Open Government at the National Archives

Comma or no comma? That is the question, he said.

This week's tip comes to us from our publisher Jim Worsham, who is a man with great comma sense.

One of the biggest problems for some writers is deciding where to put commas and where NOT to put them.

Some writers think they have to use them to set off everything ("comma kings and queens"), while others barely use them at all. Still other writers put them in all the wrong places.

So let's end some of your dilemmas and look at some of the most common comma errors.

1. Do not use a comma between the subject and verb of a sentence.

WRONG: The student who got the award, studied an average of eight hours a day. (Student is subject; studied is verb. Comma is between them.)

RIGHT: The student who got the award studied an average of eight hours a day. (Notice no comma here)

You would, however, have commas in a case like this where the commas are merely setting off a description of the student:

The student who got the award, a senior from Minnesota, studied an average of eight hours a day.

2. Do not use a comma when the subject has two verbs.

WRONG: President Obama addressed Congress, and called for higher taxes for the wealthy.

RIGHT: President Obama addressed Congress and called for higher taxes for the wealthy.

3. Use a comma at the end of a date.

WRONG: The Civil Rights Act was signed on July 2, 1964 by President Lyndon Johnson.

RIGHT: The Civil Rights Act was signed on July 2, 1964, by President Lyndon Johnson.

However, do NOT use it when you're only saying July 1964.

4. Use a comma after place names using states or counties.

WRONG: The rally on June 16 in Cedar Rapids, IA was attended by nearly 10,000 Democrats.

RIGHT: The rally on June 16 in Cedar Rapids, IA, was attended by nearly 10,000 Democrats.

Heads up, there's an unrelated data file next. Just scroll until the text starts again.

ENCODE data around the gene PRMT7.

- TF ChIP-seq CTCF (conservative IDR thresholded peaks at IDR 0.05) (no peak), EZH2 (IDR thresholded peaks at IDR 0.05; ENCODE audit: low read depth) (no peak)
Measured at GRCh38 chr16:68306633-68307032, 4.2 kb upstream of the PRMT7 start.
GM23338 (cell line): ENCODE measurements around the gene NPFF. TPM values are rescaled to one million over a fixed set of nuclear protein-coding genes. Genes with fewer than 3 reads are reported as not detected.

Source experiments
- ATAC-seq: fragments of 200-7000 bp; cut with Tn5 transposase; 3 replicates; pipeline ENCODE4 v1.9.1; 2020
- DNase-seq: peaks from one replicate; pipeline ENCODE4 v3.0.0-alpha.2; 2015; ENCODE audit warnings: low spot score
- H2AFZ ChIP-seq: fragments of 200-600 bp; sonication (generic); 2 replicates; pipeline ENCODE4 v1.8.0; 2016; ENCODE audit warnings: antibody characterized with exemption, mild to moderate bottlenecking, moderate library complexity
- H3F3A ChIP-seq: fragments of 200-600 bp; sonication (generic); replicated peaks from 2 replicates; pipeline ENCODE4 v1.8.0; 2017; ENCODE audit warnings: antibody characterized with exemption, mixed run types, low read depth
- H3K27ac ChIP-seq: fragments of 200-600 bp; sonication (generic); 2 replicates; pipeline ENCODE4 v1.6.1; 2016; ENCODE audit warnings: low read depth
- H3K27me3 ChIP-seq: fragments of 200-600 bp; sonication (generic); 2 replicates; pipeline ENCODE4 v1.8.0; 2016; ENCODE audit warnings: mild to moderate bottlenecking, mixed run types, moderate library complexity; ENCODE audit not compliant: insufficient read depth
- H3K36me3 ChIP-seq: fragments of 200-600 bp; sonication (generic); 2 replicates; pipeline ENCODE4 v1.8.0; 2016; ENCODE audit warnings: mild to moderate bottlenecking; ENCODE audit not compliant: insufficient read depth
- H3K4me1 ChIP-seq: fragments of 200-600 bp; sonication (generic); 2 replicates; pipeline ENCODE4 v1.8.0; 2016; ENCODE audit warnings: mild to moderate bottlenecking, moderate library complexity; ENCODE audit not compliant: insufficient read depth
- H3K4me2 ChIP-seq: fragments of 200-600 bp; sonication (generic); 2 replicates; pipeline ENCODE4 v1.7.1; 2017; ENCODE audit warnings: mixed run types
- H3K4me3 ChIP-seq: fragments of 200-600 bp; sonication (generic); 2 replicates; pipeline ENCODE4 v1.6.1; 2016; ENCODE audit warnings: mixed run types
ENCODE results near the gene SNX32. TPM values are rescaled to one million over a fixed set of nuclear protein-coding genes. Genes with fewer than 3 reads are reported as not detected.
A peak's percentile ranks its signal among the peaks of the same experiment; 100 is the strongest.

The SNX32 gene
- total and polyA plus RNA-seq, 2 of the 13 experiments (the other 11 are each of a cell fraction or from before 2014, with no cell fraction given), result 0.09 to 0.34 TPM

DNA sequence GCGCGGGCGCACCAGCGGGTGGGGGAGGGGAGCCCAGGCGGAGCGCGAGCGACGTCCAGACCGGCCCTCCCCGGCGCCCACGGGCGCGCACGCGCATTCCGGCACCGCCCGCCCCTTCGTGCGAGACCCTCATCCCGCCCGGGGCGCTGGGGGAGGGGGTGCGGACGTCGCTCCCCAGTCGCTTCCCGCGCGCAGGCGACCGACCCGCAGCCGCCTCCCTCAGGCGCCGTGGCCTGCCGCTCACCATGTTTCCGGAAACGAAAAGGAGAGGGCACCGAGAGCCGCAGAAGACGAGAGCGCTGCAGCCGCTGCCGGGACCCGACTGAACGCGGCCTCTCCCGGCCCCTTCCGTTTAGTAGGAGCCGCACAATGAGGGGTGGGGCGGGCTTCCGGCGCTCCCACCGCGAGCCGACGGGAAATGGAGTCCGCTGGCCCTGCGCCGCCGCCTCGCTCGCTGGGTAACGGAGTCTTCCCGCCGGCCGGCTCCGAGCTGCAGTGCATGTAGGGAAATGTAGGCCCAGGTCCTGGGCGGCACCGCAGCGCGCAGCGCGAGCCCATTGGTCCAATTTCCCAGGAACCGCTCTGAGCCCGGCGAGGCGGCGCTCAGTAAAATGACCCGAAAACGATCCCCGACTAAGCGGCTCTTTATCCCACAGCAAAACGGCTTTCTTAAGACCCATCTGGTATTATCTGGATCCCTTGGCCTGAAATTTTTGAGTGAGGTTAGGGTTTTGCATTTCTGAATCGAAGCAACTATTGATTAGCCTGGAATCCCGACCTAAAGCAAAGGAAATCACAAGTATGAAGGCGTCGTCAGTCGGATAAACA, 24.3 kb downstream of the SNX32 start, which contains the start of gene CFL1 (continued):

5. Use a comma before “and” when listing a series.

WRONG: The delegation was made up of students from the University of Maryland, Duke and the Citadel.

RIGHT: The delegation was made up of students from the University of Maryland, Duke, and the Citadel.

6. Use commas to lead into or out of direct quotes.

WRONG: The Archivist said "Records and access to them are vital in a democracy."’

RIGHT: The Archivist said, "Records and access to them are vital in a democracy."’

WRONG: "Records and access to them are vital in a democracy" the Archivist said.

RIGHT: "Records and access to them are vital in a democracy," the Archivist said.

Note: the comma goes inside the closing quotation mark.

7. Use a comma after clauses and phrases that introduce a sentence.

WRONG: After three years on the force Officer Smith was promoted to detective.

RIGHT: After three years on the force, Officer Smith was promoted to detective.

8. Use a comma between adjectives that are not joined by “and.”

WRONG: The doctor is an intelligent caring thoughtful person.

If you mean to say the doctor is intelligent and caring and thoughtful, use commas as below:

RIGHT: The doctor is an intelligent, caring, thoughtful person.

But don't put commas between several adjectives that don’t modify the noun separately.

RIGHT: Two big red stretch limos were waiting in at the curb to take us to the dance.

9. Don’t use commas when you are ending a sentence with an exclamation point or question mark.

WRONG: “Does anyone have any questions about what we just discussed,?" the instructor asked.

RIGHT: “Does anyone have any questions about what we just discussed?" the instructor asked.


Do you have any examples to add to this list? If so, please share them with us! Email plainwriting@nara.gov

Top of Page

PDF files require the free Adobe Reader.
More information on Adobe Acrobat PDF files is available on our Accessibility page.

Open Government at the National Archives >

The U.S. National Archives and Records Administration
1-86-NARA-NARA or 1-866-272-6272

.